Stockholm-based GuidePal announced today it has reached one million registered users for its social travel guides. Previously, we covered the travel guide app when it reached four million downloads for its individual apps for multiple cities, which it has since consolidated into a single app that requires users to register before they can pick their destination of choice. The company launched the new multi-city app in April 2012, and reports a new registration every 30 seconds and users in over 170 countries.
“Downloads is downloads. You know someone downloads your guide, but you don’t know if they use the app or not, once they sign up, you know it, so now we have one million people using GuidePal,” CEO Peter Schierenbeck said in an interview, adding that they started requiring user registration in August 2011, prior to launching the multi-city app.
The company also added a new iPad app, which features curated editorial articles on recommended hotels, restaurants, and things to do in over 60 cities. Schierenbeck recognizes that travel is an infrequent activity, and user engagement is often condensed into short time frames. The company’s strategy is to start pitching the app as a great discovery platform and add a newsfeed feature that lets it double as a travel magazine.
The other feature it’s currently testing is its augmented reality component in which users can point their phones at their surroundings to have a map generated that tells them where they are and how far they are away from an attraction (users can also use the app’s map features to do the same thing without an AR component). The company has found that so far the augmented reality feature isn’t used often, making the company debate whether it’s an essential component that they’ll continue to include.
Schierenbeck noted that the travel guide space today is increasingly getting more competitive in what he refers to as three main ways travelers find out how to go about planning their trip. “There’s user-generated content, where TripAdvisor is very dominant, it’s a great service, however they have a problem with fake reviews and content overflow and what really to trust. Then there’s the old school editorial products, of course they differ, LonelyPlanet will send someone out to write, we have local experts. Then there’s a social app that connects friends and travel,” Schierenbeck added. “We believe the best way to tackle the problem is to combine high-quality editorial with social, so we want to start engaging people around our content.”
By better engaging its user base, it hopes to gather more feedback as it experiments with different ways to monetize the platform, ranging from hotel, tours and restaurant bookings to having a freemium approach to its content, where users would pay for more premium or in-depth content.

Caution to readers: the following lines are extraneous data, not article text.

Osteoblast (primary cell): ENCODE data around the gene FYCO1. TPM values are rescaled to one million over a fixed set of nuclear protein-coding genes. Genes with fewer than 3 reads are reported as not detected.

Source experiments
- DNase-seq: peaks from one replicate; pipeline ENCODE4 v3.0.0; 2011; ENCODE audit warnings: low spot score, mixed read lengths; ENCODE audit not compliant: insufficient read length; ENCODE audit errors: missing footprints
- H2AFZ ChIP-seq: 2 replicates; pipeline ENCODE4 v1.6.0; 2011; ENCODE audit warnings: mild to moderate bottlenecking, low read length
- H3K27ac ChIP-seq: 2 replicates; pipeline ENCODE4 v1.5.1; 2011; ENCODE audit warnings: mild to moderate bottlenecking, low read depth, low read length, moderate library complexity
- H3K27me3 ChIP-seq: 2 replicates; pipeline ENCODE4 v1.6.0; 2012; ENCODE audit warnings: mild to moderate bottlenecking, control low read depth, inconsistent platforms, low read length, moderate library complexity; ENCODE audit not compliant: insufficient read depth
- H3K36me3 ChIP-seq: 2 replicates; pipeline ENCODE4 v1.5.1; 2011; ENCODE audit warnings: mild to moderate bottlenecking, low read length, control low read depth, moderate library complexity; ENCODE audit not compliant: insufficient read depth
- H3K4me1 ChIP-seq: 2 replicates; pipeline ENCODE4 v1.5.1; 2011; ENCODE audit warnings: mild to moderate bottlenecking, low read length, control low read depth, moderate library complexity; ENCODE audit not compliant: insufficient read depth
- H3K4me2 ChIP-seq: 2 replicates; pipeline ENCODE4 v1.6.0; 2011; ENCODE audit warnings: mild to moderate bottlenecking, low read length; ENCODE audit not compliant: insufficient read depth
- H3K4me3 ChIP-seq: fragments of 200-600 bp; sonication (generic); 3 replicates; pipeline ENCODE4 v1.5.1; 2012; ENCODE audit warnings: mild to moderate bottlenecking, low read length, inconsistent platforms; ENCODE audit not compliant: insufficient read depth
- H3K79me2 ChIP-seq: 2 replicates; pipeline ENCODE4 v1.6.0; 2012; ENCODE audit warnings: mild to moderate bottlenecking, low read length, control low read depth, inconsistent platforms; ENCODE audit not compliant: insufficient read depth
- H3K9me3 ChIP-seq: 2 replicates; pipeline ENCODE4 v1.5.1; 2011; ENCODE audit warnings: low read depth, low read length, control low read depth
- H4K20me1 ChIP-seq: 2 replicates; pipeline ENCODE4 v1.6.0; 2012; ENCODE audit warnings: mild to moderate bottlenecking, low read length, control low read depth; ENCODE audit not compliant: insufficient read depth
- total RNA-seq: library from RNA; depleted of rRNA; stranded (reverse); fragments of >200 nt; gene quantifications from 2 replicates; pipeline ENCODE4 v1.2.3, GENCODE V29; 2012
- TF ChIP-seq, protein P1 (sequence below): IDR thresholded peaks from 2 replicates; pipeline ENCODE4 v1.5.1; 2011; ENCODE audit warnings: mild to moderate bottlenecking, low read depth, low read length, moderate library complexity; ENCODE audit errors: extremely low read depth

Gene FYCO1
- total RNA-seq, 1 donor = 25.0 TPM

Another trend travel guide apps are looking to take advantage of is the rise in tablet usage, with GuidePal competitor Triposo recently launching an iPad app that acts as a travel magazine for exploring and bookmarking city hotspots, while their mobile app acts still has more of a discovery on the go feel to it. We’ve also covered apps like Trover, which launched a web companion to their mobile app to drive user engagement in and around travel plans with emphasis on curation of the most entertaining photo-centric content. However, Schierenbeck thinks GuidePal’s big differentiator is their focus on providing short and compact guides that are updated more often.
“In the editorial space that we’re in, the key differentiator is that we have a smaller and much more updated selection. For example, if you look at LonelyPlanet’s Barcelona guide, it’s between 200-300 restaurants, we have 25-35. It’s much more about everything that’s in there is fantastic, it’s much more of a shortlist. People don’t want too much, they just want someone to handpick what’s good right now,” Schierenbeck said.
Getting travelers to interact and engage has been something travel guides apps are struggling to do. Schierenbeck said that travelers have a tendency to source from several guides, meaning that GuidePal doesn’t necessarily have to be the only guide a user references, just one they consult in their trip planning process. With a base of one million users, and a new focus on one central multi-city app, the company will likely have an easier time convincing users to return when they’re planning their next vacation.